Therapy for Teens and Adults

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  Contact : 1-316-202-8549

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Online Video Therapy Coming Soon!

Are you feeling overwhelmed or depressed  but find it difficult to make time for traditional therapy? I am excited to announce that beginning June 12, 2017, I will begin to offer online video therapy to new clients throughout the State of Kansas.  It’s simple and private.

What is online therapy?

It’s a mode of therapy utilizing a HIPAA approved internet platform to conduct therapy in the comfort of your own home or office.

Reasons why some prefer clients might prefer online therapy:

  • Convenient when clients cannot go to an office.
  • Weekend appointments in the comfort of your own home.
  • It’s private; you do not have to worry about running into someone you know in the waiting room.
  • It’s effective; you still receive the same professional services from a licensed therapist.
  • Save’s time and costs due to less travel time.
  • It’s confidential!

When would online therapy not be an appropriate option:

  • If you have experienced suicidal ideation within the last three months.
  • If you were discharged with inpatient status of a behavioral health hospital within the last six months.
  • If you are in the mist of an emergency requiring immediate attention (instead call 911).

Other important information:

Online therapy sessions are offered in 30 min increments at a self-pay rate of $40 for a 30 minute session or $75 for a 60 minute session.  Invoice for the session will be sent 48 hours prior to session and will need to be remitted prior to session.

Currently, appointments are offered on Saturdays and Sundays.  If you would like to see if online therapy is right for you,  you may contact me here to set up a free 10 minute online consultation appointment.



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Heart-Centered Hypnotherapy

The Conscious and Subconscious Mind

The mind is comprised of two parts: the conscious mind and the subconscious mind. The conscious mind, which uses only 10% of our potential, is where we analyze, think, process, and plan. This is where our short-term memory is housed. The other 90% is the subconscious mind, where all the memories are stored. Everything you have ever experienced is recorded in the subconscious mind. The subconscious mind is the place of long-term memory, emotions and feelings, habit patterns, relationship patterns, addictions, creativity, spiritual connections, and intuition.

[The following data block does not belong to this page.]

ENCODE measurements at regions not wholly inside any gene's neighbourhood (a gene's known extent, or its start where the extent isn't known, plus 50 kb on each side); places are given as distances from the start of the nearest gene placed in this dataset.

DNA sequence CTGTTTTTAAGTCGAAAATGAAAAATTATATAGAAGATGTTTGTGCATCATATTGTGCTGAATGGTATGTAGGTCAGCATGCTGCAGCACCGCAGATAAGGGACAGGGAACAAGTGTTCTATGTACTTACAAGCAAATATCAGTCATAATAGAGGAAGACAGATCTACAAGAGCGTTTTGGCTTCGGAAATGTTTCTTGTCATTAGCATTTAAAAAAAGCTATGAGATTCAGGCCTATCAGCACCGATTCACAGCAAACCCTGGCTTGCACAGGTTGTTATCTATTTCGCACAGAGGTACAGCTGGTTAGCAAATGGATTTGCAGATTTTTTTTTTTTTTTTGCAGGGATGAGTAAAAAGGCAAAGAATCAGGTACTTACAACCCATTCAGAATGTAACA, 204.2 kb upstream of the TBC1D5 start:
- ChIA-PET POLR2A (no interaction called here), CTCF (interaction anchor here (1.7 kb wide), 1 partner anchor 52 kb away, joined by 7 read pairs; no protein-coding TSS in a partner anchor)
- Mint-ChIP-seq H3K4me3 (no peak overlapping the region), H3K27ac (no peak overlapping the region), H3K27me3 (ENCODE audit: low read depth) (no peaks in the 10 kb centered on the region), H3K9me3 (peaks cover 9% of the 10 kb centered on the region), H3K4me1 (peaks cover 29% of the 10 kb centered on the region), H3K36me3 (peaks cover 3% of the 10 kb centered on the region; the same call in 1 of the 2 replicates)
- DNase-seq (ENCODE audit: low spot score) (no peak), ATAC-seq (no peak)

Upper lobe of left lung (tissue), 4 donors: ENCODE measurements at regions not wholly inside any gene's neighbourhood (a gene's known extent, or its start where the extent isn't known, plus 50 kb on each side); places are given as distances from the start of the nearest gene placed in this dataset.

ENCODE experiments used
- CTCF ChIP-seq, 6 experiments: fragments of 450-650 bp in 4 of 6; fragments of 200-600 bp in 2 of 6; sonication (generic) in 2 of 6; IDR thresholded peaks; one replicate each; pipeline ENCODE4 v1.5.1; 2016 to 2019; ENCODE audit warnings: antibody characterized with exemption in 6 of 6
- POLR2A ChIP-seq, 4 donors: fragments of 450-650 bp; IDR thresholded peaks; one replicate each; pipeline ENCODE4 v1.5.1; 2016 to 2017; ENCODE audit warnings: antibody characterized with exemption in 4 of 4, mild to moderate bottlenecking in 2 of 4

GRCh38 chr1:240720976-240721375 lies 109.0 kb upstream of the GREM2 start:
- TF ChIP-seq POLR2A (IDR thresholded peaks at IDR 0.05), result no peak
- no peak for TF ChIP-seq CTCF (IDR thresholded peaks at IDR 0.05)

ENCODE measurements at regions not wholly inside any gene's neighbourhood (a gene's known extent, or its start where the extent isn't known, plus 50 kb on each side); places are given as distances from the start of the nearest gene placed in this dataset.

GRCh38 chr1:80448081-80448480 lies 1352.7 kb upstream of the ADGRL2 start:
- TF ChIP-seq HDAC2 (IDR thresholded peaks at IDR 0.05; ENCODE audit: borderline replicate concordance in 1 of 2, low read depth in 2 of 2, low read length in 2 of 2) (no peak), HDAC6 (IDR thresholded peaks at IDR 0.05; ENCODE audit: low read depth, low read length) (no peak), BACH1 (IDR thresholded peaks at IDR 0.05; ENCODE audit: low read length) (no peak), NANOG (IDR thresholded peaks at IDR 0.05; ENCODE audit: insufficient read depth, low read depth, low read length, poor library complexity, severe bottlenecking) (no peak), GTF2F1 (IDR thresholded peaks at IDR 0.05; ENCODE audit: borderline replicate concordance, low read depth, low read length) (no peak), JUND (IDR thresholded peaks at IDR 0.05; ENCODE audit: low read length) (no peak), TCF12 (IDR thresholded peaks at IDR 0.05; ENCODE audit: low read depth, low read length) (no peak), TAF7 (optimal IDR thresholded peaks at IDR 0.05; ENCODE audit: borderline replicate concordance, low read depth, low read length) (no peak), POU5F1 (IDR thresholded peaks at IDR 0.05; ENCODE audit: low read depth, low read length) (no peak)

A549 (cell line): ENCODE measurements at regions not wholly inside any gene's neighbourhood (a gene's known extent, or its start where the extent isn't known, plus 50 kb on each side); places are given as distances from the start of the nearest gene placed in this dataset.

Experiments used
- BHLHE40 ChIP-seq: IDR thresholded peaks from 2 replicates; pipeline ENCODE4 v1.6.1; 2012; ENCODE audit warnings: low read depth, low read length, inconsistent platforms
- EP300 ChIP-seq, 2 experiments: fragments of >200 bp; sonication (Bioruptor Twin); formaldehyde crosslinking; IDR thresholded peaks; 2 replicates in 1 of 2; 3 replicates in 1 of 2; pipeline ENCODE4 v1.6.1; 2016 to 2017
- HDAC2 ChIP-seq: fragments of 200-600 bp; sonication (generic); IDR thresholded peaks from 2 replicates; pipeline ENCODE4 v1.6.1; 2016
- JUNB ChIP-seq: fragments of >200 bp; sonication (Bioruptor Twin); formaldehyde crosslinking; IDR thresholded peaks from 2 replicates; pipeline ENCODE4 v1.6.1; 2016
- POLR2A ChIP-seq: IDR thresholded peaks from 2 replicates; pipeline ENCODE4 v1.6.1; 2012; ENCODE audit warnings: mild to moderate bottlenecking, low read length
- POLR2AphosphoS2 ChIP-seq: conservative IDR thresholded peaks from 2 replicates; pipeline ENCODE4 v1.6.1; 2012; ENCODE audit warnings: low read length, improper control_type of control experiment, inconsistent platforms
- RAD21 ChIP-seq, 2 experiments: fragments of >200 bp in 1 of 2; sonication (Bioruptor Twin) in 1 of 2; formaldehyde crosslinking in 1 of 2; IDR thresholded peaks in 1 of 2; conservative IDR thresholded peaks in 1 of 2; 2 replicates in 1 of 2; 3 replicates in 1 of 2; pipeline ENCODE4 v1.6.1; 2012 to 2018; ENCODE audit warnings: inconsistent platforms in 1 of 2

What is Hypnosis?

Hypnotic trance is the simple shifting back and forth between the conscious and subconscious mind. This is a natural process that occurs 80% of every day for most people. Hypnosis works by using this natural state of the mind to access the sub-coconscious mind, where a deeper state of consciousness can resolve many internal conflicts, fears and phobias.

What is the difference between Hypnosis and Hypnotherapy?

Hypnosis consists of the therapists giving suggestions to the client while in a trance state. Hypnotherapy works by resolving inner conflicts and dissolving inner trauma to emerge as a transformed person.

How Heart-Centered Hypnotherapy Works

Heart-Centered Hypnotherapy or regression therapy is a form of psychotherapy in which you are placed in a hypnotic, altered state of consciousness. This process can allow for deep healing to take place because of the energetic or emotional release and the level of insight that can be attained.

Heart-Centered Hypnotherapy allows you to get in touch with your core issues more rapidly than conventional talk therapy. It helps to purge the body of pain, sadness, old anger, grief or any negative feelings you may be holding onto and would like to get rid of. It leaves you feeling lighter and freer. It helps you to open your heart to yourself and approach your difficulties from a place of love and self-acceptance.

Common Issues Addressed with Heart-Centered Hypnotherapy

  • Anxiety
  • Depression
  • Grief and Loss
  • Childhood Trauma
  • Post Traumatic Stress Syndrome
  • Weight Issues
  • Fears & Phobias
  • Sleeplessness such as insomnia
  • Smoking & other Addictions
  • And More

If you feel you would benefit from Heart-Centered Hypnotherapy or have other questions, please feel free to contact me to schedule your initial consultation. Click here for other FAQ regarding hypnotherapy.



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Does Your Teen Need Counseling?

Adolescent/teen years is a time which seems to cause parents or caregivers the most concerns and frustration.  Teenagers are trying to express their independence while figuring out their place with their peers and the world.  It’s during this time teenagers and parents may clash and parents are asking themselves if these changes are normal. When behaviors and moods are causing difficulties in the home, school, or community, it may be time to seek help for your adolescent/teen.  Below are some common issues to look for: